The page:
Other jurisdictions have been reluctant to do more than modify the rule. English statutes permit spouses to testify against each other in prosecutions for only certain types of crimes. See Evidence of Spouses in Criminal Cases, 99 Sol. J. 551. And most American States retain the rule, though many provide exceptions in some classes of cases.
Notwithstanding the error in admitting the wife's testimony, we are urged to affirm the conviction upon the alternative holding of the Court of Appeals that her evidence was harmless to petitioner. See Fed. Rules Crim. Proc., 52 (a). But after examining the record we cannot say that her testimony did not have substantial influence on the jury. See Kotteakos v. United States, 328 U.S. 750, 764-765. Interstate transportation of the prosecutrix between Arkansas and Oklahoma was conceded, and the only factual issue in the case was whether petitioner's dominant purpose in making the trip was to facilitate her practice of prostitution in Tulsa, Oklahoma.
MR. JUSTICE STEWART, concurring.
The rule of evidence we are here asked to re-examine has been called a "sentimental relic."
Any rule that impedes the discovery of truth in a court of law impedes as well the doing of justice. When such a rule is the product of a conceptualism long ago discarded, is universally criticized by scholars, and has been qualified or abandoned in many jurisdictions, it should receive the most careful scrutiny.
In the present case, however, the Government does not argue that this testimonial privilege should be wholly withdrawn. We are asked only to hold that the privilege is that of the witness and not the accused. Under such a rule the defendant in a criminal case could not prevent his wife from testifying against him, but she could not be compelled to do so.
A primary difficulty with the Government's contention is that this is hardly the case in which to advance it. A supplemental record filed subsequent to the oral argument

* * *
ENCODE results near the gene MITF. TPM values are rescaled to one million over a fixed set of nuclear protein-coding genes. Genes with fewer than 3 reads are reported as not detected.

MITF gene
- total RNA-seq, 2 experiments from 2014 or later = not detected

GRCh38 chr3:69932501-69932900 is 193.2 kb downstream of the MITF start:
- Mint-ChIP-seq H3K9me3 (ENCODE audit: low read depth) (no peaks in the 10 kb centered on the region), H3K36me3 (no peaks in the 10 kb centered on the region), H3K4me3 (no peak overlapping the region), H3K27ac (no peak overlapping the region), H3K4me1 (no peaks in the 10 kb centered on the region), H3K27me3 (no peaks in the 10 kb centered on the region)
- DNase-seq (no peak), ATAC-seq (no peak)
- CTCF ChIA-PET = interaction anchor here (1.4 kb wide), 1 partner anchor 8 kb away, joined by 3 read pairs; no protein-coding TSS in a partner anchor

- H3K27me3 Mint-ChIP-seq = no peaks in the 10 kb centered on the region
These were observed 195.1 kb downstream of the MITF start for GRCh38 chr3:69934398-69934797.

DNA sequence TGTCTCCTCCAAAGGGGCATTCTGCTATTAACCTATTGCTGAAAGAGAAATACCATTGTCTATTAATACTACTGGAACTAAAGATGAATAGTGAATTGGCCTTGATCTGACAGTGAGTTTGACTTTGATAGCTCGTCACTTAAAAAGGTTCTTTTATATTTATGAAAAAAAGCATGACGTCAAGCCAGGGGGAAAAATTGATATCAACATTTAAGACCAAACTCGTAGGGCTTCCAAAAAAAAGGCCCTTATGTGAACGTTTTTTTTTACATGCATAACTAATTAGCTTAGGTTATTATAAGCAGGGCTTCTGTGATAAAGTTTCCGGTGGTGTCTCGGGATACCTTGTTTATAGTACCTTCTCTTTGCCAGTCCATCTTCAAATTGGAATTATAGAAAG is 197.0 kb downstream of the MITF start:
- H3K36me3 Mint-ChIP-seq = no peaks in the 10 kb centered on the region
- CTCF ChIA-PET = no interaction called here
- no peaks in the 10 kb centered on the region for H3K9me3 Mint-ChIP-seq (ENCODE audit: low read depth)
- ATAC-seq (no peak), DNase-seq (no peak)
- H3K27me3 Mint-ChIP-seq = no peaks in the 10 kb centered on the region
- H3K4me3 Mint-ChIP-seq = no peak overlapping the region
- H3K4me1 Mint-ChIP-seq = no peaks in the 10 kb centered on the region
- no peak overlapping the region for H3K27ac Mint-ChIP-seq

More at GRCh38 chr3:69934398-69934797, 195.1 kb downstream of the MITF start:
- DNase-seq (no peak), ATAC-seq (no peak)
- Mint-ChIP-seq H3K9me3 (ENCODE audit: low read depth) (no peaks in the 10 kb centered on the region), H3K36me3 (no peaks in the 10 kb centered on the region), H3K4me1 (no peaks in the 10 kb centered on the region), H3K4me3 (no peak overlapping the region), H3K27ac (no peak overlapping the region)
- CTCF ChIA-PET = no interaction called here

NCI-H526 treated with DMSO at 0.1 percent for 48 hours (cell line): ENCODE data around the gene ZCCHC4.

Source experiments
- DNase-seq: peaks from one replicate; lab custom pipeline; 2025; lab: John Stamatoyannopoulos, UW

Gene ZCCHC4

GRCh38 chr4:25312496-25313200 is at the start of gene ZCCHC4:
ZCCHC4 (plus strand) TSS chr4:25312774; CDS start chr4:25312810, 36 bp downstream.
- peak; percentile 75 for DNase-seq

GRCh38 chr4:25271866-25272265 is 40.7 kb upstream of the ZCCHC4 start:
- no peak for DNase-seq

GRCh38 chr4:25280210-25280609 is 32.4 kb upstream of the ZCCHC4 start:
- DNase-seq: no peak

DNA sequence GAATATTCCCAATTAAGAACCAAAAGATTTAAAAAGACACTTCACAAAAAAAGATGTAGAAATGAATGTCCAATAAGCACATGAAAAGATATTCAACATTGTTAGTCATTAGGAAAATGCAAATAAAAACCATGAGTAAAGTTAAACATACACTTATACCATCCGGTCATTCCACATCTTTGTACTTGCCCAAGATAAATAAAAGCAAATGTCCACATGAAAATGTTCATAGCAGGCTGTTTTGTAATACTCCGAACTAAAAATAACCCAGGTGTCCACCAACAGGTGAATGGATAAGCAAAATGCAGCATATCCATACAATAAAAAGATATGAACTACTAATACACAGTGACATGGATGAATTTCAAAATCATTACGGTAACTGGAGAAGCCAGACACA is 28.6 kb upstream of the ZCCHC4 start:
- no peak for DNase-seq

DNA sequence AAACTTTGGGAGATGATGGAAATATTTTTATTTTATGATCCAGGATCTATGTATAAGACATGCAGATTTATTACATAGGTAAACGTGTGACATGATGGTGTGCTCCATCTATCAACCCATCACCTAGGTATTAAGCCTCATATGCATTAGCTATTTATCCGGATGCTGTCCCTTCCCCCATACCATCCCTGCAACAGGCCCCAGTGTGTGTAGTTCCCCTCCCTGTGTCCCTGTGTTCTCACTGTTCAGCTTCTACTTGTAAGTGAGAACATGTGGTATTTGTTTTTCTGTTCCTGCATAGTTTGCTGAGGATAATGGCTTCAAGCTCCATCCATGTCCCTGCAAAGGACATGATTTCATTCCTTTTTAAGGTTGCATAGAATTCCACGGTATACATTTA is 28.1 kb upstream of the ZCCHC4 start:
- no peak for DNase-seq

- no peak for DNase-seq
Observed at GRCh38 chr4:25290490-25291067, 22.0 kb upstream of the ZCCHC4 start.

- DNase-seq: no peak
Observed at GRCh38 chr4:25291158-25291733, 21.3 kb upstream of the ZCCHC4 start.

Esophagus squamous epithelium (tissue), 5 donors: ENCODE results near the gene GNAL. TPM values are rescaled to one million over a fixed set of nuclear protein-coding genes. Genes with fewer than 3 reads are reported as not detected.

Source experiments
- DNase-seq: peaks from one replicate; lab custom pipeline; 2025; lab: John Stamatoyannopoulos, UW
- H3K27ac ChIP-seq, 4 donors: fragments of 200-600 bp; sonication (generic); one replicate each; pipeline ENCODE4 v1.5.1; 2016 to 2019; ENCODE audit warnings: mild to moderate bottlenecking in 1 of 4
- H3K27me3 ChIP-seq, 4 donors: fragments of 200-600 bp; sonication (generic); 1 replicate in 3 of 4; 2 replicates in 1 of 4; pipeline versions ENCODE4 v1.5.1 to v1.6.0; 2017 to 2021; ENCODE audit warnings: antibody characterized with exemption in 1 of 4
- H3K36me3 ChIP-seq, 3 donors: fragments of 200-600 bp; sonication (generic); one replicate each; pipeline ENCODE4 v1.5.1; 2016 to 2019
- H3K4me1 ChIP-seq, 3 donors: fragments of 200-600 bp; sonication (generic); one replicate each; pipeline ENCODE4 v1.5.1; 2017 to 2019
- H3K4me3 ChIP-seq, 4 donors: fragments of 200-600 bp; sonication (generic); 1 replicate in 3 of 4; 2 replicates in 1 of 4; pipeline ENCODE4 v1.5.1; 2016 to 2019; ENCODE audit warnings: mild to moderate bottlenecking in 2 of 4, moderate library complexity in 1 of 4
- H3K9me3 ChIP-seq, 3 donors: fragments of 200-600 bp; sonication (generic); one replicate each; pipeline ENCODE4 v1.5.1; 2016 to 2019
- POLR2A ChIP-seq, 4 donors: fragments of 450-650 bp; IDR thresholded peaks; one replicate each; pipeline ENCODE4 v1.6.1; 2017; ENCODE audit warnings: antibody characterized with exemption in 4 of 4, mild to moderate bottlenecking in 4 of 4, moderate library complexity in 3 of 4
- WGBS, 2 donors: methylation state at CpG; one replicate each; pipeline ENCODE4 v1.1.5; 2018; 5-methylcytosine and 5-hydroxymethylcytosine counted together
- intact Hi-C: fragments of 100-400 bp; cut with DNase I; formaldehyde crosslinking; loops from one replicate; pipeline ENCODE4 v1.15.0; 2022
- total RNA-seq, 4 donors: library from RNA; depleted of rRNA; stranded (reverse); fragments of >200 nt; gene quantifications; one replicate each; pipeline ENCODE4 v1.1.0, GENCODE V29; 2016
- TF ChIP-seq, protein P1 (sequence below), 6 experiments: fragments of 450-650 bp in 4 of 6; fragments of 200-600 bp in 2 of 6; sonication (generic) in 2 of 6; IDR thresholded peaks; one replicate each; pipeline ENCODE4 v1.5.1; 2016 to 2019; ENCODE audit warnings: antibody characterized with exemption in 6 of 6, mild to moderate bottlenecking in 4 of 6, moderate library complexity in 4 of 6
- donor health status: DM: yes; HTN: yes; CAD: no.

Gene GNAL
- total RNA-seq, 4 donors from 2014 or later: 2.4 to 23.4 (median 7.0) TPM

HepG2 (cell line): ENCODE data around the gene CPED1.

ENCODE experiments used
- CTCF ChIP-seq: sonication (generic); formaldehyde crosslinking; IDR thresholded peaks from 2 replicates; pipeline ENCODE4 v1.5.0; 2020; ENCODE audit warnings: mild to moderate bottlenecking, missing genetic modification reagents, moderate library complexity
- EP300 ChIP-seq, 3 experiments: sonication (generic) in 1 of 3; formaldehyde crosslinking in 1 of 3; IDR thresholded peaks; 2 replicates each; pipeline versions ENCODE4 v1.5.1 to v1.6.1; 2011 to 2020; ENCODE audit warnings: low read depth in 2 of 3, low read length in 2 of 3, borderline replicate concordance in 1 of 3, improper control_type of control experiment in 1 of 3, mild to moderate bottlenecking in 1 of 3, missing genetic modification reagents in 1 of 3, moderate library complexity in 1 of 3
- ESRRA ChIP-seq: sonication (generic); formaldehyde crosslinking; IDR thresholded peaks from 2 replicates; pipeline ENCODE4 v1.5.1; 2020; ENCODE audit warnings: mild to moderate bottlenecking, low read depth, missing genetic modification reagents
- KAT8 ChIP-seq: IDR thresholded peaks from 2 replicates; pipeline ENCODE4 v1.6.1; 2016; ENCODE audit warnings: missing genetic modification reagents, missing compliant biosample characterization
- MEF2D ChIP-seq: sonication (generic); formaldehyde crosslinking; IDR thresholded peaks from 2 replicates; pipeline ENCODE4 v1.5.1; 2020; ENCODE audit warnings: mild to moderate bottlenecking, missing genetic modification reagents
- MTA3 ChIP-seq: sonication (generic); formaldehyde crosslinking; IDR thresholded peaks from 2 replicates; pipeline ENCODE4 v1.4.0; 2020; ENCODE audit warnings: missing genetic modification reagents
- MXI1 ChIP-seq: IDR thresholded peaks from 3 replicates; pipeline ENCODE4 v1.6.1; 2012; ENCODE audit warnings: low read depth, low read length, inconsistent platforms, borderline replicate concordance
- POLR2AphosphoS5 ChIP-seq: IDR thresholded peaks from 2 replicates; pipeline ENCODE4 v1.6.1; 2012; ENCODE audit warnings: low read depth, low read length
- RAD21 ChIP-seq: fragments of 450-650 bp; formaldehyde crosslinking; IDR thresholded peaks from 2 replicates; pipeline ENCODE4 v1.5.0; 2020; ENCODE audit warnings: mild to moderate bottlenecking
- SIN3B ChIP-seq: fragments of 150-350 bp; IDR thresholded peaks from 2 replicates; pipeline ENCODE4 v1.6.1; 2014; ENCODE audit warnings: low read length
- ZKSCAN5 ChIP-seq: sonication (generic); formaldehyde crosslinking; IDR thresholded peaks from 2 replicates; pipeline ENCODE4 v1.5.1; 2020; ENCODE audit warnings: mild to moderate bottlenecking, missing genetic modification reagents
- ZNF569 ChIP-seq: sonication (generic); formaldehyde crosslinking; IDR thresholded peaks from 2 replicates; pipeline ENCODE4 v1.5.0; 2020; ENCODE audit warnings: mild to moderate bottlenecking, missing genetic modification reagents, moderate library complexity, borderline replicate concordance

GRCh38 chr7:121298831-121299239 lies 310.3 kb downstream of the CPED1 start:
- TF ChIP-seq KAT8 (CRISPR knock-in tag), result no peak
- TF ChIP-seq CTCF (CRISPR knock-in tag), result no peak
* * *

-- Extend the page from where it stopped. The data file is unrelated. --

"Shall be fined not more than $5,000 or imprisoned not more than five years, or both."
In construing this Act, we have held: "The statute thus aims to penalize only those who use interstate commerce with a view toward accomplishing the unlawful purposes. . . . An intention that the women or girls shall engage in the conduct outlawed by § 2 must be found to exist before the conclusion of the interstate journey and must be the dominant motive of such interstate movement. And the transportation must be designed to bring about such result. Without that necessary intention and motivation, immoral conduct during or following the journey is insufficient to subject the transporter to the penalties of the Act.
". . . What Congress has outlawed by the Mann Act . . . is the use of interstate commerce as a calculated means for effectuating sexual immorality." Mortensen v. United States, 322 U.S. 369, 374-375. See Cleveland v. United States, 329 U.S. 14, 19-20. Cf. Hansen v. Haff, 291 U.S. 559, 563.
Before assuming that a change in the present rule would work such a wholesale disruption of domestic felicity as the Court's opinion implies, it would be helpful to know the experience in those jurisdictions where the rule has been abandoned or modified. It would be helpful also to have the benefit of the views of those in the federal system most qualified by actual experience with the operation of the present rule—the district judges and members of the practicing bar. The Judicial Conferences of the several Circuits would provide appropriate forums for imparting that kind of experience. 28 U. S. C. § 333.
It is obvious, however, that all the data necessary for an intelligent formulation "in the light of reason and experience" could never be provided in a single litigated case. This points to the wisdom of establishing a continuing body to study and recommend uniform rules of evidence for the federal courts, as proposed by at least two of the Circuit Judicial Conferences. See Annual Report of the Proceedings of the Judicial Conference of the United States, September 18-20, 1957, p. 43. See Joiner, Uniform Rules of Evidence for the Federal Courts. 20 F. R. D. 429.